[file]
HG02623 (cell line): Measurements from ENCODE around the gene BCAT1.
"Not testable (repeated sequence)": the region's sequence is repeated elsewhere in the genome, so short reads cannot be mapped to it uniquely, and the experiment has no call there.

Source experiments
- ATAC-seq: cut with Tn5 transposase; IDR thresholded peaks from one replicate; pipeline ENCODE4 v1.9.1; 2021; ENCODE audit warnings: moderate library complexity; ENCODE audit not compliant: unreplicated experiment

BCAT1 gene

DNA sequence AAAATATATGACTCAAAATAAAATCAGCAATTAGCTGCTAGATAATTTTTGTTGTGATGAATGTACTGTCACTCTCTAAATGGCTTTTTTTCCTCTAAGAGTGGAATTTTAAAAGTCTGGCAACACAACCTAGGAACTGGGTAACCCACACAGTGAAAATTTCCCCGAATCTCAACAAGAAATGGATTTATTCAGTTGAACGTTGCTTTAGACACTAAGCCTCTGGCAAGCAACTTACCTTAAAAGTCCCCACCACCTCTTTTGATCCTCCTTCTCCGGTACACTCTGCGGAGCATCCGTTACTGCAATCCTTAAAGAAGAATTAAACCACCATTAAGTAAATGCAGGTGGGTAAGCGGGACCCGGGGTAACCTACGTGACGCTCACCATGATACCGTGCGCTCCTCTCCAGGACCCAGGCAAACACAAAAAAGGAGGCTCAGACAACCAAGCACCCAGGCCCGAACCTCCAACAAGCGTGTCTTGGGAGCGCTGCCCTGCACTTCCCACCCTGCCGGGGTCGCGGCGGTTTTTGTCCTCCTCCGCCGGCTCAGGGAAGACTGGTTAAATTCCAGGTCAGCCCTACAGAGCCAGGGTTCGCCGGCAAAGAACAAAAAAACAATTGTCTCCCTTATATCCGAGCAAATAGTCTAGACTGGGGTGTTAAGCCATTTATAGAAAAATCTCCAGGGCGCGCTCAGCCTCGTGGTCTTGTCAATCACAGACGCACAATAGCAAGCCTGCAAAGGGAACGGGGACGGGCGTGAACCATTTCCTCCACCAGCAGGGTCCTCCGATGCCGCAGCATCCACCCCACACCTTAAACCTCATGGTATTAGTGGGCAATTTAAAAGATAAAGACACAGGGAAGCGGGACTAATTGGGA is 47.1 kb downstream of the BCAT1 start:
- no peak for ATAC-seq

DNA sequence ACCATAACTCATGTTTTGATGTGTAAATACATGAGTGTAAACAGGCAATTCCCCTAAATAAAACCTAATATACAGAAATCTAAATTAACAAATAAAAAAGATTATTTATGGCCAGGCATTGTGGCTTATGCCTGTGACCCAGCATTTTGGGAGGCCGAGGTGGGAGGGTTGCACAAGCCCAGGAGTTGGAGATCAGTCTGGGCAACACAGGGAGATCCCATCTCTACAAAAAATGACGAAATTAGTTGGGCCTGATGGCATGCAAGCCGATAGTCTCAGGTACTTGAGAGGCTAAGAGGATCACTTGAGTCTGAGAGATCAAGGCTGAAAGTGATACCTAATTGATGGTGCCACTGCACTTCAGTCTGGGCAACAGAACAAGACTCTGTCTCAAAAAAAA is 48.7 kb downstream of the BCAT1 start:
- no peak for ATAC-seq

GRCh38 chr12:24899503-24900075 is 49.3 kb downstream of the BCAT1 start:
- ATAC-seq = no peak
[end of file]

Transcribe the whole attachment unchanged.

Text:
HG02623 (cell line): Measurements from ENCODE around the gene BCAT1.
"Not testable (repeated sequence)": the region's sequence is repeated elsewhere in the genome, so short reads cannot be mapped to it uniquely, and the experiment has no call there.

Source experiments
- ATAC-seq: cut with Tn5 transposase; IDR thresholded peaks from one replicate; pipeline ENCODE4 v1.9.1; 2021; ENCODE audit warnings: moderate library complexity; ENCODE audit not compliant: unreplicated experiment

BCAT1 gene

DNA sequence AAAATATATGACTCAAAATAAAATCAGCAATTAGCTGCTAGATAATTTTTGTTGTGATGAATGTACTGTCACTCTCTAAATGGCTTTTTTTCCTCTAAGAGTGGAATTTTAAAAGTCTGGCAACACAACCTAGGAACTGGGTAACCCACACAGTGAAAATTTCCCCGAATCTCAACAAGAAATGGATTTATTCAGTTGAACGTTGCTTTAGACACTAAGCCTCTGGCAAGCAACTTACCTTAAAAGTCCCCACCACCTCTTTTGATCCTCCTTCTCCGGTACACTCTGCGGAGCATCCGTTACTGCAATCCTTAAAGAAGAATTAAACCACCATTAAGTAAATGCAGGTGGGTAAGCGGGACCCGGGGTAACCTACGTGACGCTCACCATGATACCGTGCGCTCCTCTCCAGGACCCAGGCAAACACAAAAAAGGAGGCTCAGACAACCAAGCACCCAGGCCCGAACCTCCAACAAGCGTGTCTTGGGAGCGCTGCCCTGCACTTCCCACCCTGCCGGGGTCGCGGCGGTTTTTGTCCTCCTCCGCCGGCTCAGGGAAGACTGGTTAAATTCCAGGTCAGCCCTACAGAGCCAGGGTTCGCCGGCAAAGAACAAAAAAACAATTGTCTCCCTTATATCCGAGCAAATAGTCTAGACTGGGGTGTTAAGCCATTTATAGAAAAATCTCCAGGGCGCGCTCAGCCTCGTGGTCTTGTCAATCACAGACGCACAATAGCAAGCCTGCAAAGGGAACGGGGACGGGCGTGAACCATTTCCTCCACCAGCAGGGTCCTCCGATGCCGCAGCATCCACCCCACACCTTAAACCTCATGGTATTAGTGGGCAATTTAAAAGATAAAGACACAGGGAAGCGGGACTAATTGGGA is 47.1 kb downstream of the BCAT1 start:
- no peak for ATAC-seq

DNA sequence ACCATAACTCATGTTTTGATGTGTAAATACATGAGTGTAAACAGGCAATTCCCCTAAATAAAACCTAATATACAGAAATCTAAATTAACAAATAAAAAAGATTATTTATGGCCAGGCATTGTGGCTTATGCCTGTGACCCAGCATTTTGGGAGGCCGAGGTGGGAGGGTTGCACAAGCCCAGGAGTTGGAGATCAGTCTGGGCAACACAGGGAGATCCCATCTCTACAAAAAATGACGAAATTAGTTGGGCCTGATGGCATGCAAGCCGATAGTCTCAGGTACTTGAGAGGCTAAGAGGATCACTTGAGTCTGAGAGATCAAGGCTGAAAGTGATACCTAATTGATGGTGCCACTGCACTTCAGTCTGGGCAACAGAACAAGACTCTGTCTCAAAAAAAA is 48.7 kb downstream of the BCAT1 start:
- no peak for ATAC-seq

GRCh38 chr12:24899503-24900075 is 49.3 kb downstream of the BCAT1 start:
- ATAC-seq = no peak